You can read the manuscripts that chart the development of the languages and literary traditions of the British isles.
About the collection
Literature from medieval and early modern Britain draws on both oral and written traditions, and is multilingual at its core. The first works written in the vernaculars of England, Scotland, Wales, Cornwall, and Ireland appeared in this period. Many writers were also fluent in Latin and French. You can examine manuscripts charting the development of all these literatures, both in person and online.
The British Library collections cover all varieties of prose, verse, and drama, and every possible type of literary document. These include important authorial drafts and fair copies of early modern literary works.
The only medieval manuscript of what is arguably the earliest surviving poem in a major European language was copied around the year 1000 and damaged by fire in 1731.
Sir Gawain and the Green Knight
Sir Gawain and the Green Knight is one of the greatest medieval romances. The unique manuscript dates from shortly before 1400 and is one of the earliest, illustrated, English literary works.
Latin–Old Cornish Glossary
An early Cornish-Latin glossary is the oldest complete text in the Cornish language.
The Canterbury Tales by Geoffrey Chaucer (died 1400) is perhaps the most influential literary text in Middle English. Over 80 medieval copies have survived, some of the earliest of which are held at the British Library.
The Book of Margery Kempe
Margery Kempe (died after 1438) dictated to a priest the earliest surviving autobiography in the English language in 1436. It describes her spiritual conversion, her pilgrimages and her charitable works.
Sir Thomas Wyatt’s notebook
Thomas Wyatt (1503–42) was the first English lyricist of note, and the poet who introduced the Italian sonnet-form into English literature. This notebook is the primary source for his poetry and is also the earliest notebook of any major poet that has survived.
The Book of Thomas More
The unique copy of ‘The Book of Sir Thomas More’ is one of a small number of Elizabethan plays to survive in manuscript form. Written at the end of the 16th century, three pages of the manuscript have been attributed to William Shakespeare (1564-1616), making it the only literary manuscript to survive from the pen of England’s greatest playwright.
What is available online?
The Explore Manuscripts and Archives catalogue contains catalogue entries for many literary manuscripts. Some British literary manuscripts have been digitised in full on Digitised Manuscripts. Selective coverage of items containing illuminations can be found on the Catalogue of Illuminated Manuscripts.
What is available in our Reading Rooms?
The vast majority of British literary manuscripts are available to order and view in the Manuscripts Reading Room. Some items may require a letter of introduction.
Highlights from our collections are displayed on rotation for anyone to see in the free Treasures Gallery.
What is available in other organisations?
Many key manuscripts from this period are held by the Bodleian Libraries and the Cambridge University Library; others can be found at cathedrals, colleges, and public record offices throughout the United Kingdom, and in universities and private collections around the world.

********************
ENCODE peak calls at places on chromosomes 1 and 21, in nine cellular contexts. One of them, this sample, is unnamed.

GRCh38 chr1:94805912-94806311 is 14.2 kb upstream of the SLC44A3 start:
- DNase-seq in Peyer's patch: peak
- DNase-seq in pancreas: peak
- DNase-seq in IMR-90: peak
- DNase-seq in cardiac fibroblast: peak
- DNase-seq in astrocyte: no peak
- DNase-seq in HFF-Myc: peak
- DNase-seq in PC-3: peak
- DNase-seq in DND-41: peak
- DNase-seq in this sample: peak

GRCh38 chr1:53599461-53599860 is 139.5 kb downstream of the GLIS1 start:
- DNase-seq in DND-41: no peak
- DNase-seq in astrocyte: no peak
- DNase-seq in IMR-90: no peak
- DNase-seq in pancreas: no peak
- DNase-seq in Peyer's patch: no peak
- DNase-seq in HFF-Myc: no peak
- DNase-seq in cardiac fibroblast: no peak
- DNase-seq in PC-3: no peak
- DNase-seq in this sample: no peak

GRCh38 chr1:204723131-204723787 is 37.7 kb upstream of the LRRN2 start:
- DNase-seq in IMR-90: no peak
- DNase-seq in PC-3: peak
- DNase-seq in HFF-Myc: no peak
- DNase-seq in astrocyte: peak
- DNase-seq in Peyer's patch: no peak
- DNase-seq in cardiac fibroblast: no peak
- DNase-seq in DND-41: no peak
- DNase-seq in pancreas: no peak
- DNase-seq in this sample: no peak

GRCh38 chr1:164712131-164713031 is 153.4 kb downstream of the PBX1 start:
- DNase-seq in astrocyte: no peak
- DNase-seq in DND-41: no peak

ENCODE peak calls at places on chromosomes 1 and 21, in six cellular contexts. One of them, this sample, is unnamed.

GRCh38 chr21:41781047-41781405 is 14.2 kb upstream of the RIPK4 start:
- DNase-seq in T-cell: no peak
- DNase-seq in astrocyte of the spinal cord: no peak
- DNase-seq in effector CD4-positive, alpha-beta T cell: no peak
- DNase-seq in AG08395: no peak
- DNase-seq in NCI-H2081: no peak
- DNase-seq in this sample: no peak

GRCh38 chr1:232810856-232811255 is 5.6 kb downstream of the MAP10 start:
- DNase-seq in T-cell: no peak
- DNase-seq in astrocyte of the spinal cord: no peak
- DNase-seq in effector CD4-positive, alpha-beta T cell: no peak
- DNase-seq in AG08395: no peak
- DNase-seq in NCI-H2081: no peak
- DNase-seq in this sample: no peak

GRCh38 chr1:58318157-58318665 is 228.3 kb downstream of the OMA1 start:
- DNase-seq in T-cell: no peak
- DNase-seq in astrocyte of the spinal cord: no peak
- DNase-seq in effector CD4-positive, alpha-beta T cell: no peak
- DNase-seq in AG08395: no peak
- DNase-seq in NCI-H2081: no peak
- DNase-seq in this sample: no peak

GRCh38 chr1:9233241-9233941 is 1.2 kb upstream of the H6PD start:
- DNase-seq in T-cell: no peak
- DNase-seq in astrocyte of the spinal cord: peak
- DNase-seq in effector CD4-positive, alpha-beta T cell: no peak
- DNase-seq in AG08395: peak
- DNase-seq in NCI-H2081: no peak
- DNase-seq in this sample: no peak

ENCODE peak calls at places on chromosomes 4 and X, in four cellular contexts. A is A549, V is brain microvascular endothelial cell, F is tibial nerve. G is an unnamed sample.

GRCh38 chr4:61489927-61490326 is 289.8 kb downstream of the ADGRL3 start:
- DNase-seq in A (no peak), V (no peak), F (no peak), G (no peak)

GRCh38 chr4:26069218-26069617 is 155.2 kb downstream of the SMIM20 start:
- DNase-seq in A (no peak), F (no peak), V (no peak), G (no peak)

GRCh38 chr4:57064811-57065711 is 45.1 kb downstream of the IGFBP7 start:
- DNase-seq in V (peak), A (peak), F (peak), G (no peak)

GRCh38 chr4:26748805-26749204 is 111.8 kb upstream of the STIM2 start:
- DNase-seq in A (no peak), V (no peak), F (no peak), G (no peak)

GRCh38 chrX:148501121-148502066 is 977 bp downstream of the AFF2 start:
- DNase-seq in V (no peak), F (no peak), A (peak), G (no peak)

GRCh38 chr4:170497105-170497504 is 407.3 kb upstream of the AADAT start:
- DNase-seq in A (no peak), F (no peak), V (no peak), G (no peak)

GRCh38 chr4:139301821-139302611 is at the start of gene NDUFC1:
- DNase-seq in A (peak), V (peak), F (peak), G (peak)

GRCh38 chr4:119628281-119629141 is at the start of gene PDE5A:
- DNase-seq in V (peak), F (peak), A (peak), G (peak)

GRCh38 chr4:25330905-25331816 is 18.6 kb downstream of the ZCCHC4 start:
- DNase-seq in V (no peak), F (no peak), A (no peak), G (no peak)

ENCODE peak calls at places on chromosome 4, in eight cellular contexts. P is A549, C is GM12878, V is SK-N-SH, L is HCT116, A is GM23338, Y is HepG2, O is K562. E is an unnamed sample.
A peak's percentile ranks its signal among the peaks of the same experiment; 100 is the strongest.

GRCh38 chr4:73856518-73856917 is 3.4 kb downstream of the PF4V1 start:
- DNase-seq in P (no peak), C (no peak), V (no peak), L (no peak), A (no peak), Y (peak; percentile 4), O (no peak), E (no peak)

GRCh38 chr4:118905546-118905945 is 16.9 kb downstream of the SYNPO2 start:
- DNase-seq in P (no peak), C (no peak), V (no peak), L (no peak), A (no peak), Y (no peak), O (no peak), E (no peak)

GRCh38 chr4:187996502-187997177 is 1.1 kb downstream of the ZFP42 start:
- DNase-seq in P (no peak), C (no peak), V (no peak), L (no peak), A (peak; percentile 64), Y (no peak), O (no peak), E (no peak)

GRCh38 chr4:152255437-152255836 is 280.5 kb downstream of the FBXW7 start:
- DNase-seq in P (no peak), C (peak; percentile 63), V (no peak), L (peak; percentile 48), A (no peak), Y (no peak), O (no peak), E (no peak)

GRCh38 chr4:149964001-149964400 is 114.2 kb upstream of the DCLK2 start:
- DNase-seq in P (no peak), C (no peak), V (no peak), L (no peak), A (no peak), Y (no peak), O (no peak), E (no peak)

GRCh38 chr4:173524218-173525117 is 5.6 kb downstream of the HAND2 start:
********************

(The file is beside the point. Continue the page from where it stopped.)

The medieval British literature written in Latin dwarfs the vernacular languages, and its works and writers have yet to be fully explored. Richard Sharpe, A Handlist of the Latin Writers of Great Britain and Ireland before 1540 (Turnhout, 1997) is a directory of known writers in the language. The standard dictionary of the language is the Dictionary of Medieval Latin from British Sources (Oxford, 1975–2013), available online through Logeion.
The Anglo-Norman Text Society publishes works written in the British form of medieval French. Ruth J. Dean, Anglo-Norman Literature: A Guide to Texts and Manuscripts (London, 1999) is a handbook of the key works in the language and the manuscripts containing them. The Anglo-Norman Dictionary is available online.
British Library manuscripts concerning Wales are discussed in Edward Owen, A Catalogue of the Manuscripts Relating to Wales in the British Museum (available online via the University of Toronto: parts 1–2, parts 3–4). Manuscripts from Ireland are discussed in the Catalogue of Irish Manuscripts in the British Museum (London, 1926–53); the third volume contains a history of the collection and its formation.
Many of the most important Celtic manuscripts are catalogued online through CODECS.
Old English (450–1100)
N. R. Ker’s Catalogue of Manuscripts Containing Anglo-Saxon (Oxford, 1957) lists manuscripts in Old English. Helmut Gneuss and Michael Lapidge, Anglo-Saxon Manuscripts: A Bibliographical Handlist of Manuscripts and Manuscript Fragments Written or Owned in England up to 1100 (Toronto, 2014) is an attempt to list all known English manuscripts written in any language before the 12th century. The Dictionary of Old English (Toronto, 1994–) is underway.
Middle English (1100–1500)
Middle English texts can be found through the Digital Index of Medieval English Verse; Julia Boffey and A. S. G. Edwards, A New Index of Middle English Verse (London, 2005); and the Index of Middle English Prose (Cambridge, 1984–). Many of these texts are published by the Early English Text Society. The Middle English Dictionary is online.
Modern English (1500–present)
The Catalogue of English Literary Manuscripts, 1450–1700 lists literary manuscripts by many British authors of the fifteenth through seventeenth centuries. The Oxford English Dictionary includes historical forms of the language.